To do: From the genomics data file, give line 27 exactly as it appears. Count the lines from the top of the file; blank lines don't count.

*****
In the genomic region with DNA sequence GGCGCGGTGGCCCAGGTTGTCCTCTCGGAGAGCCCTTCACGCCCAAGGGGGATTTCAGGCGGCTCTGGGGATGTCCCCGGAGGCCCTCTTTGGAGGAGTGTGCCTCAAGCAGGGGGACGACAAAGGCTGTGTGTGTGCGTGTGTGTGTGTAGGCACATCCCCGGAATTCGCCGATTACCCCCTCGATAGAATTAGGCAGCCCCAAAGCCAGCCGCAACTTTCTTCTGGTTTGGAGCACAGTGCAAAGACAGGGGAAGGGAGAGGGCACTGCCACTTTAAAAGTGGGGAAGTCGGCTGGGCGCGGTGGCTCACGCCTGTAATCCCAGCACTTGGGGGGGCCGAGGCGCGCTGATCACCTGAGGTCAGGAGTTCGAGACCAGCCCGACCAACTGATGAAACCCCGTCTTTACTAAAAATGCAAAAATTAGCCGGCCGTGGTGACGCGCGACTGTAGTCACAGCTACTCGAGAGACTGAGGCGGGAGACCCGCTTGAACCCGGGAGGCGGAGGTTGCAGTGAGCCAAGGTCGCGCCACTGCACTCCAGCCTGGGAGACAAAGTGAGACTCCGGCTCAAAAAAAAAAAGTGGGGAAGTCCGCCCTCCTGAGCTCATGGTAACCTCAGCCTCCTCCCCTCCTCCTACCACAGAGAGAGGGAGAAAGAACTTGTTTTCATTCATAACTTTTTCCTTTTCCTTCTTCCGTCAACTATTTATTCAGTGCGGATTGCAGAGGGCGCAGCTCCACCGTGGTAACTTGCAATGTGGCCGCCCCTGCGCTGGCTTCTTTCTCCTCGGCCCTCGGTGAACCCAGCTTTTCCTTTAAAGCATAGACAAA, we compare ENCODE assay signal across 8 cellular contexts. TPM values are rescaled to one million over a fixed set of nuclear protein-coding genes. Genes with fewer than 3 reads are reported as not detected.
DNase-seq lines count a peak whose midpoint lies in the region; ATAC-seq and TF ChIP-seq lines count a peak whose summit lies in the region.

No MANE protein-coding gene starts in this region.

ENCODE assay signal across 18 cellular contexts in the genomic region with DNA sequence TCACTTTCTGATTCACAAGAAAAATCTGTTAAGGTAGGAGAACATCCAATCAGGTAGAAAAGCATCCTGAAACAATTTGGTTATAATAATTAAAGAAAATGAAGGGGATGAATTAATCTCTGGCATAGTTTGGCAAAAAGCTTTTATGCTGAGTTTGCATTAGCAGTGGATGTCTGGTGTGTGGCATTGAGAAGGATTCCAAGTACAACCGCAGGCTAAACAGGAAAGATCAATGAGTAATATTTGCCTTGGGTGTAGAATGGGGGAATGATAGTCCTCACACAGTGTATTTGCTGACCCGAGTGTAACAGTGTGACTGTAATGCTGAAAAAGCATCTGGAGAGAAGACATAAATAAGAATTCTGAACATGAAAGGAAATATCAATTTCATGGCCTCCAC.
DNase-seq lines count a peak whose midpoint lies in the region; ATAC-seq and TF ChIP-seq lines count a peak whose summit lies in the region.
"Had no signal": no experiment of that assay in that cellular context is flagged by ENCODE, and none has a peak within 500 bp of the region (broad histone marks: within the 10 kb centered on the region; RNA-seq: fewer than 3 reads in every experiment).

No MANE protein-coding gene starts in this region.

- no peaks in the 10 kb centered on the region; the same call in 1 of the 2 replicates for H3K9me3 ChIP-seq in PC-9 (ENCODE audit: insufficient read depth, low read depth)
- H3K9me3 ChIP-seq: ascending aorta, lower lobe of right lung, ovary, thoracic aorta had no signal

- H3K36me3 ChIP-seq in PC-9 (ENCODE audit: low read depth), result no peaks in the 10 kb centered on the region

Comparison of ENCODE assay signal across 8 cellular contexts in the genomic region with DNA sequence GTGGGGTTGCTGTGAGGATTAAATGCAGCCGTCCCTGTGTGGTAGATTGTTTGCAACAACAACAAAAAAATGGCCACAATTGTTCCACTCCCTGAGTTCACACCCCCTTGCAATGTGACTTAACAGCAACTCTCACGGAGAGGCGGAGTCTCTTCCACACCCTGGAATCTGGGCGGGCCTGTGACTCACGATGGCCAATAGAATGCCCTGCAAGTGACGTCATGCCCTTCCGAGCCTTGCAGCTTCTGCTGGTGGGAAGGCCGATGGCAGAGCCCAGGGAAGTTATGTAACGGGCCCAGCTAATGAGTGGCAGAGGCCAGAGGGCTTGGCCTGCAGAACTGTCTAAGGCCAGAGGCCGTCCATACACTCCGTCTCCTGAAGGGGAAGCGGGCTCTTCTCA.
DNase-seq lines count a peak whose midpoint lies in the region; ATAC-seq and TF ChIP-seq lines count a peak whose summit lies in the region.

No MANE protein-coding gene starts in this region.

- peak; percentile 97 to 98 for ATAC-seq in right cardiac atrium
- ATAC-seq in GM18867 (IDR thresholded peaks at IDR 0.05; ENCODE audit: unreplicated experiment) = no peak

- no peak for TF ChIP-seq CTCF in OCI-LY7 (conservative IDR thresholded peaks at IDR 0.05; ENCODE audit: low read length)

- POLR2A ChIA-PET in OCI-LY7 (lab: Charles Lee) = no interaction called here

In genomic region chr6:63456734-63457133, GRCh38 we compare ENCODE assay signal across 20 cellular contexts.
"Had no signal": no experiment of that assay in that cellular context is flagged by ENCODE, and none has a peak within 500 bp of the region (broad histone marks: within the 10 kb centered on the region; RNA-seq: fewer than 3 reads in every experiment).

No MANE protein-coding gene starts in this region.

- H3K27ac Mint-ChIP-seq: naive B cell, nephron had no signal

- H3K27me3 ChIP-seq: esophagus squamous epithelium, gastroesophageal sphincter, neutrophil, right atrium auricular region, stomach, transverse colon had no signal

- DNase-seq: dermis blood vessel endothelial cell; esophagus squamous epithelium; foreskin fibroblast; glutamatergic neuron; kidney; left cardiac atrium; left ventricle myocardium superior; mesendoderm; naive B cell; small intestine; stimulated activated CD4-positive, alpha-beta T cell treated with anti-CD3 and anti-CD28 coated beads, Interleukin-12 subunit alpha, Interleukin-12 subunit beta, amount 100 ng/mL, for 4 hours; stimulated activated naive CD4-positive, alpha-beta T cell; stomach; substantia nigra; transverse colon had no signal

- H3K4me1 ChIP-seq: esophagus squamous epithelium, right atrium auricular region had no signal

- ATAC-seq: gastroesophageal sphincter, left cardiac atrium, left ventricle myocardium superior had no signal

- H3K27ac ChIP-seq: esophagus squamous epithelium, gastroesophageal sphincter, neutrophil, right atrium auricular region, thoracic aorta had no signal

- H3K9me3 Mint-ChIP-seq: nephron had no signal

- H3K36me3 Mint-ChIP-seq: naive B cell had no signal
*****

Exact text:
- H3K9me3 Mint-ChIP-seq: nephron had no signal